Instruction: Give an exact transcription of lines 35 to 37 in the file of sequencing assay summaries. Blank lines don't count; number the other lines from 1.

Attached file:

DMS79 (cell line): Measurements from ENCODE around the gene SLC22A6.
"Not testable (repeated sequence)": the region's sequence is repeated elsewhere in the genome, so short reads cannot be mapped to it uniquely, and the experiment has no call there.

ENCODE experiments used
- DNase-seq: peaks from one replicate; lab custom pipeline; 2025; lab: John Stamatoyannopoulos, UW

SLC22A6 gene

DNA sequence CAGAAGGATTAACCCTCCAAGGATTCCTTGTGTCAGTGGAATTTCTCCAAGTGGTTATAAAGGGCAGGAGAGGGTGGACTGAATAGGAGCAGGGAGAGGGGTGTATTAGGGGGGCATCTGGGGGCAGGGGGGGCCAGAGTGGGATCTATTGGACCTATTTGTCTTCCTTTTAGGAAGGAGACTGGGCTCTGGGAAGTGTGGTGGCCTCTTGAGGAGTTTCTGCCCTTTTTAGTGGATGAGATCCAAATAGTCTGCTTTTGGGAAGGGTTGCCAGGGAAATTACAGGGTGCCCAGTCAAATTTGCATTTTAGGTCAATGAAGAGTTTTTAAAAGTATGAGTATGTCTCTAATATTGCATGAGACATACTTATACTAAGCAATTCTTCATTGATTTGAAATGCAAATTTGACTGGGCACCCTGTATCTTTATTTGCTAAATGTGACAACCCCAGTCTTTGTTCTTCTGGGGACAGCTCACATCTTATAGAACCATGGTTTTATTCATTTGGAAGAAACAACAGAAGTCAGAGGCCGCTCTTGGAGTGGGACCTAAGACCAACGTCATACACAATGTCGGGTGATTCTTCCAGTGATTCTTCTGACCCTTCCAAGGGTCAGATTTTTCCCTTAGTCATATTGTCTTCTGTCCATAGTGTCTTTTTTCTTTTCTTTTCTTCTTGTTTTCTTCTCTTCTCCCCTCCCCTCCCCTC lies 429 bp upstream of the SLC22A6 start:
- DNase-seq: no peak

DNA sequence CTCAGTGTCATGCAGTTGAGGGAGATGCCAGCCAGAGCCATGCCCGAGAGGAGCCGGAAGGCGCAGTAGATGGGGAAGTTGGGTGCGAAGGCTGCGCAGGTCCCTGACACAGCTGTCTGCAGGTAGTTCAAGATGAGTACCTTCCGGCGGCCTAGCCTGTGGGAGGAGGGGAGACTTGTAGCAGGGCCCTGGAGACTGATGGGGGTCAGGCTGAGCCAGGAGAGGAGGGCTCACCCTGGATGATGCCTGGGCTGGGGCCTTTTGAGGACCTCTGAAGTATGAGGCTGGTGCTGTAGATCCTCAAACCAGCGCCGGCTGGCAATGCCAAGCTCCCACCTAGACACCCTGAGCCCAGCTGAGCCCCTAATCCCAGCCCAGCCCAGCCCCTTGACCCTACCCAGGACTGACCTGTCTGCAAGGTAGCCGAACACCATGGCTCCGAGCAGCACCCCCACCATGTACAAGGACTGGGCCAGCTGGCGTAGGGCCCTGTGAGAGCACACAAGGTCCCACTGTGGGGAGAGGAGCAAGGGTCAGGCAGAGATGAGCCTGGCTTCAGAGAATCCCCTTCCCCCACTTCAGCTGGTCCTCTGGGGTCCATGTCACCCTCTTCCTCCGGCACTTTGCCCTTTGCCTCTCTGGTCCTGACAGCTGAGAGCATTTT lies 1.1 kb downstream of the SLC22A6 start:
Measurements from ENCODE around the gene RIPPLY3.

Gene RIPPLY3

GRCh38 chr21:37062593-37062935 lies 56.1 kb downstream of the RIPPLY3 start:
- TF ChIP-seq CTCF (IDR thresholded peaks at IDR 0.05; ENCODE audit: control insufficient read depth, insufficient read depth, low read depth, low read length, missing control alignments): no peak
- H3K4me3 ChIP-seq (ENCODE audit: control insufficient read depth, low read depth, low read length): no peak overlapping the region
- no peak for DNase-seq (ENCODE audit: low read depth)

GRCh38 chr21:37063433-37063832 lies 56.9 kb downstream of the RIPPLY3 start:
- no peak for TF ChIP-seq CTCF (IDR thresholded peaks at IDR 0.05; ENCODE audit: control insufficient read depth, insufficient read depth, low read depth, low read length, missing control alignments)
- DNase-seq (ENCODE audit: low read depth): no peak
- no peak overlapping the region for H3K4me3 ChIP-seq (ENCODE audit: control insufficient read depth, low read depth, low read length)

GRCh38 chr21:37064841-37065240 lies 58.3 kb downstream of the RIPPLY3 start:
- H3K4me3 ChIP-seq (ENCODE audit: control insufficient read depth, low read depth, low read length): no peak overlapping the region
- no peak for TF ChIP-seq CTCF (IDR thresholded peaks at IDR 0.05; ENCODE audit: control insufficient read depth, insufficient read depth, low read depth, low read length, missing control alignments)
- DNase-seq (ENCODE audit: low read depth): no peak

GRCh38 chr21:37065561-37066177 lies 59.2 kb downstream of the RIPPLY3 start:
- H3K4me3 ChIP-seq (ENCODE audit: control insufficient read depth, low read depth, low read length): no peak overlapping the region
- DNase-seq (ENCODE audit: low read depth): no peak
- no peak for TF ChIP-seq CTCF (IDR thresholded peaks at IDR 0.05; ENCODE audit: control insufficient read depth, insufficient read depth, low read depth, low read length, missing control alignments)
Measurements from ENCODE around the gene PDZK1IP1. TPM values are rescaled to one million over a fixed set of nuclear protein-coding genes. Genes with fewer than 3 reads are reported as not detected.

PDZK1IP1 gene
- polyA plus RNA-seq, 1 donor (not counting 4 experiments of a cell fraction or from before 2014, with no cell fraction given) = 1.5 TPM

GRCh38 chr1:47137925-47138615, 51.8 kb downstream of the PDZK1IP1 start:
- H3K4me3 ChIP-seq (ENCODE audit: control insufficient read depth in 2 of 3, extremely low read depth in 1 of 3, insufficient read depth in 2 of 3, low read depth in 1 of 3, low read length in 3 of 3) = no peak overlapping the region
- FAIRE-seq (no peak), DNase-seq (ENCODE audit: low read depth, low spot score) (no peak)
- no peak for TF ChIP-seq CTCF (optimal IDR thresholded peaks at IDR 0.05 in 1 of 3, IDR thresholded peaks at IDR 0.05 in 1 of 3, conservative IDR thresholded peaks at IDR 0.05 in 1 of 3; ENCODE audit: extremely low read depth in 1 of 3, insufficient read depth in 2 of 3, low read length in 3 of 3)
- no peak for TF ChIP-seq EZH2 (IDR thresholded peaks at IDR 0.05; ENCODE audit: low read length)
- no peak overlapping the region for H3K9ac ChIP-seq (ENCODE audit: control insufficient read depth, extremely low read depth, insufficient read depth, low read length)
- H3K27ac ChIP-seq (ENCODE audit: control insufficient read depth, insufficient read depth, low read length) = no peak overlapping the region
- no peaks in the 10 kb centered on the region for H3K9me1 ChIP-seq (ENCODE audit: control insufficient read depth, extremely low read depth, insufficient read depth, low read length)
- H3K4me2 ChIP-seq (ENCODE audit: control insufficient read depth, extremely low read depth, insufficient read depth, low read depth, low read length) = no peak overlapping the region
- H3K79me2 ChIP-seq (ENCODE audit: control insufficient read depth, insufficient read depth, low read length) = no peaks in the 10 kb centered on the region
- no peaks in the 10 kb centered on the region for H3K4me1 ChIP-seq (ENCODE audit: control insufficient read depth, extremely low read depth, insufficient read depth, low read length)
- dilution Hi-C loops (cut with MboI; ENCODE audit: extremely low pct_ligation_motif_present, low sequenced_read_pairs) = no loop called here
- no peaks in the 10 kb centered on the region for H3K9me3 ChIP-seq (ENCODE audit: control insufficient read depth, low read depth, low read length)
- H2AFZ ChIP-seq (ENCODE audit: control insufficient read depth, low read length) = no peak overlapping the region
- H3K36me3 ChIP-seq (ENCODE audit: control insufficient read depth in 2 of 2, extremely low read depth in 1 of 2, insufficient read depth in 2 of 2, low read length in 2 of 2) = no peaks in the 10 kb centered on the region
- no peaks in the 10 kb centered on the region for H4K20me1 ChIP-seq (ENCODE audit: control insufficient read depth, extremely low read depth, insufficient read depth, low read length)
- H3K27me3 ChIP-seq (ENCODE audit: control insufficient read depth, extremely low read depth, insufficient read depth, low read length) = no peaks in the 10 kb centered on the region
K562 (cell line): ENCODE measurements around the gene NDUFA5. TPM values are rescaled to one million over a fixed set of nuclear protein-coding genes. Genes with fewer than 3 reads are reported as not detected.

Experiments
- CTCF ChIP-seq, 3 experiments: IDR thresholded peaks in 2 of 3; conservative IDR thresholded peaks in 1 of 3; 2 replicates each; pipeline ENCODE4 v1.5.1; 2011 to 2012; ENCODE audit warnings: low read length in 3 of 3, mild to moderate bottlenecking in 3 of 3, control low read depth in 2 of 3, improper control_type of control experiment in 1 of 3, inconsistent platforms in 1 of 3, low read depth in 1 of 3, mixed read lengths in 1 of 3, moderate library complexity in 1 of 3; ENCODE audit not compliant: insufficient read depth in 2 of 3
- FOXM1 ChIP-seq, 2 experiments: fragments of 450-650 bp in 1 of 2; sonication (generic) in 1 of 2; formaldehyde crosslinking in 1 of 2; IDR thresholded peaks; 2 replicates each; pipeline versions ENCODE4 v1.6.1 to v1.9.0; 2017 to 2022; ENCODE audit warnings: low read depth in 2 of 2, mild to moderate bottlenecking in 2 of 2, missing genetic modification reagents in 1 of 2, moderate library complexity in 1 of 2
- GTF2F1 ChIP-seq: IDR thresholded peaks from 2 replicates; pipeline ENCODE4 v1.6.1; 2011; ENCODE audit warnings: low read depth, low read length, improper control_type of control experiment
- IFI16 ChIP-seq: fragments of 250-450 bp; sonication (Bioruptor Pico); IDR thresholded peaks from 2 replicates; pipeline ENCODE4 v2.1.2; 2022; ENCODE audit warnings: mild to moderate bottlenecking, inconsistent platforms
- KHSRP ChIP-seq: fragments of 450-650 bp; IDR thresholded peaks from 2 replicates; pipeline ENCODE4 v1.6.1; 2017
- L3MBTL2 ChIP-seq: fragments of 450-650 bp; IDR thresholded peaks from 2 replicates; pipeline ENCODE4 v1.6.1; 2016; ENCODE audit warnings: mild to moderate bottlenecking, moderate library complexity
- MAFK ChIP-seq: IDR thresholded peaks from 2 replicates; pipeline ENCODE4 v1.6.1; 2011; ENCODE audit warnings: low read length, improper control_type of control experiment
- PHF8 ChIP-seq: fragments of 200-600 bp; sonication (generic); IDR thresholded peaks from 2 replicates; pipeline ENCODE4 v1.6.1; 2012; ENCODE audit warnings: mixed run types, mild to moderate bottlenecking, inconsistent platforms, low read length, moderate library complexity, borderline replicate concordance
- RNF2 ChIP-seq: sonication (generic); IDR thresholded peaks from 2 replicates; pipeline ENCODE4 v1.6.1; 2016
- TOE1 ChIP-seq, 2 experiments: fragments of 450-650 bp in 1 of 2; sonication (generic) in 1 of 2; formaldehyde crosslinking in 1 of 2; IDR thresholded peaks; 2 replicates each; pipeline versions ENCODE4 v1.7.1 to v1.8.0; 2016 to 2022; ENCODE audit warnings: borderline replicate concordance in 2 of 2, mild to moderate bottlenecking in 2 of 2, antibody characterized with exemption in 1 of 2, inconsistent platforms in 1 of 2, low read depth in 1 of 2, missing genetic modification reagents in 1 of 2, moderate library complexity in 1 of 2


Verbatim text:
- no peak overlapping the region for H3K9ac ChIP-seq (ENCODE audit: control insufficient read depth, extremely low read depth, insufficient read depth, low read length)
- H3K27ac ChIP-seq (ENCODE audit: control insufficient read depth, insufficient read depth, low read length) = no peak overlapping the region
- no peaks in the 10 kb centered on the region for H3K9me1 ChIP-seq (ENCODE audit: control insufficient read depth, extremely low read depth, insufficient read depth, low read length)